On February 7th a motion tabled by a cross party group of MPs questioning subsidies for new nuclear power stations is to be debated in the House of Commons. Please send an urgent message to your MP to urge them to support the motion!
The motion reads:
That this House notes that both the Coalition Agreement, and numerous ministerial statements, have committed the Government to provide “no public subsidy” to new nuclear; further notes that negotiations are currently ongoing between DECC and new nuclear suppliers to fix the strike price in advance of the legislation on Energy Market Reform; is concerned by wider issues of subsidy and transparency and in particular that this process pre-empts the legislation; is further concerned that new evidence suggests that this constitutes an unjustifiable subsidy to a mature industry; therefore calls on the Government to pause the process while the Public Accounts Committee examines whether the Contract for Difference being offered to new nuclear power generation offers genuine value for money.Proposed by:
Martin Horwood, Mike Weatherley, Caroline Lucas, Martin Caton, Andrew Stunell, Zac Goldsmith, Mike Weir, Andrew George, Tessa Munt.
If the Government was really far sighted it might take this opportunity to announce that the subsidies would be reserved for fuels and technologies with a real future - energy efficiency and renewable energy - rather than the futility of offering money to an energy source that cannot get anywhere without being bankrolled directly by the state.
Centrica, the electricity and gas major, has recently made the long-awaited announcement that it is pulling out of the proposed Hinkley C nuclear power station construction project in which it had a 20 per cent share. The rest of the option is held by EDF. This is covered in the BBC report below: http://www.bbc.co.uk/news/business-21319031
Coming hard on the heels of this news are warnings from the CEO of EDF that even EDF may formally withdraw from the project, hinting that negotiations with the UK Government about a 'strike price' for sales of electricity generated are not going to the company's satisfaction. See:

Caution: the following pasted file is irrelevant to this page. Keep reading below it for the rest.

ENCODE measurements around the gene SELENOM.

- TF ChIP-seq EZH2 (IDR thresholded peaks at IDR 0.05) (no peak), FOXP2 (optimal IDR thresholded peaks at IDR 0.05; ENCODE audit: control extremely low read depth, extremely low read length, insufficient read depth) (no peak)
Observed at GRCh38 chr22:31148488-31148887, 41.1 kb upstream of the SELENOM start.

As predicted in this blog earlier, this Government will not find it politically possible to give sufficient subsidies to allow Hinkley C to go ahead. It would need to give higher subsidies to nuclear power than even allegedly expensive renewable fuels like offshore wind and solar pv (never mind onshore wind which is very cheap by comparison). Yet without such high subsidies EDF will not be able to invest in the project for the simple reason that their shareholders will expect them to put their money into ventures that can earn them more money with greater certainty. Of course what the nuclear industry craves is a return to the old days when the Government, or some nationalised industry, gave them a blank cheque so that they could spend taxpayers money without limit and accountability and then say that nuclear power is cheap. However, those days are gone, at least under this Coalition Government, and under a Labour Government.
It has been a bad week for nuclear power. Councillors in Cumbria rejected plans for a nuclear waste repository - and Cumbria Council were the only local authority which has even given the idea serious thoughts. See:
In a third stroke of 'bad luck' this week, the Public Accounts Commitee announced that a very large bill has accumulated for dealing with nuclear waste. See http://news.sky.com/story/1047184/nuclear-build-centrica-pulls-out-of-project
I am sure all this will not stop the brilliant nuclear power public relations team from keeping the show on the road through its usual fantasy stories. But reality is rather more negative. Recently, at the 'Feeding Renewables' Conference I organised, I bet Martin Alder £100 that there would be no construction of any nuclear power stations before the next General Election. I am expecting to win my bet!